Yesterday, the Centre for Policy Studies published The Cost of Nationalisation. This new report represents the first independent attempt to calculate the total upfront cost of Labour's nationalisation plans - a figure which John McDonnell has repeatedly refused to provide.
The report by Daniel Mahoney, the CPS's Head of Economic Research, estimates that the upfront cost of Labour’s plans - which cover the energy, water, rail and mail sectors, as well as some PFI deals - would be at least £176bn. This would represent around 10 per cent of the national debt, or nearly £6,500 for every household.
This calculation assumes that Labour will restrict its renationalisation of the energy sector merely to the transmission and distribution networks. In the event of a wider renationalisation of the sector, as urged by Jeremy Corbyn, the final total could be up to £306bn.
Appearing on The Andrew Marr Show, John McDonnell dismissed the need for a figure, not least because "Parliament will determine the price". This suggests that Labour will expropriate these assets at below their market value. But as our report sets out, any such move will have grave economic consequences, which will far outweigh any savings made.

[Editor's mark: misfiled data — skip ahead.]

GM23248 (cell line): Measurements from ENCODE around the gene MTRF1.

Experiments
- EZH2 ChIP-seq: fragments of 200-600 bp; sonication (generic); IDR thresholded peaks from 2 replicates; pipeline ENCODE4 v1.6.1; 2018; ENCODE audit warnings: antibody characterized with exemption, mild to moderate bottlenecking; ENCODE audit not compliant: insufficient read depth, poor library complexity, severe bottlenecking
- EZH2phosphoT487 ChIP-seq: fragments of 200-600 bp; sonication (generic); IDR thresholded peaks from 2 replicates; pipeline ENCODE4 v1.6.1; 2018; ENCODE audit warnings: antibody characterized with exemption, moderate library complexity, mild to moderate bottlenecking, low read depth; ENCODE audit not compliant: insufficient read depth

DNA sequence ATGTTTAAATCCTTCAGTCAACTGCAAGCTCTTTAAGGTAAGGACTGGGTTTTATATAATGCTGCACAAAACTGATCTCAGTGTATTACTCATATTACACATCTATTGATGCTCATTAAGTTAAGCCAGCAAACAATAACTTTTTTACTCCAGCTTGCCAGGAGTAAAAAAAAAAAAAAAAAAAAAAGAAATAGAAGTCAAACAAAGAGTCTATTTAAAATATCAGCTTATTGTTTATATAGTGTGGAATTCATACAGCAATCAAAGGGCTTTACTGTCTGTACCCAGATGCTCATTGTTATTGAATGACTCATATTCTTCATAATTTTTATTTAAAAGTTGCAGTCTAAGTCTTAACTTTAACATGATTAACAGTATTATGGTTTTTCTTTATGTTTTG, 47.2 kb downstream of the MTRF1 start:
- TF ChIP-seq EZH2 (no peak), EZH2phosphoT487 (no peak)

Philip Hammond, responding to the CPS report, said it had exposed Labour's "fantasy economics", and shown how their plans would lead to higher taxes for British families. His deputy Liz Truss, appearing on Peston on Sunday, also praised its findings, as did a host of other MPs including Dominic Raab, Andrea Leadsom and Brandon Lewis.
The CPS's Director, Robert Colvile, also wrote about the report in an op-ed for The Times, which set out why Labour's current nationalisation plans may only be the start of its ambitions.
Commenting on his report, Daniel Mahoney said:
“Labour refuses to cost its plans for renationalisation, and it’s easy to see why. It would require at least £176bn in borrowing, the equivalent of £6,500 for every household. This would be an expensive gamble with a huge opportunity cost.
"It is also deeply concerning that McDonnell appears to be planning to seize assets below their commercial value by arguing that is it for Parliament to decide the price. If Labour pursued this, business confidence would slump and confidence in the government would plummet. Pension funds would be particularly badly hit, given that they are major investors in the utilities.”
You can find the full report on the CPS website.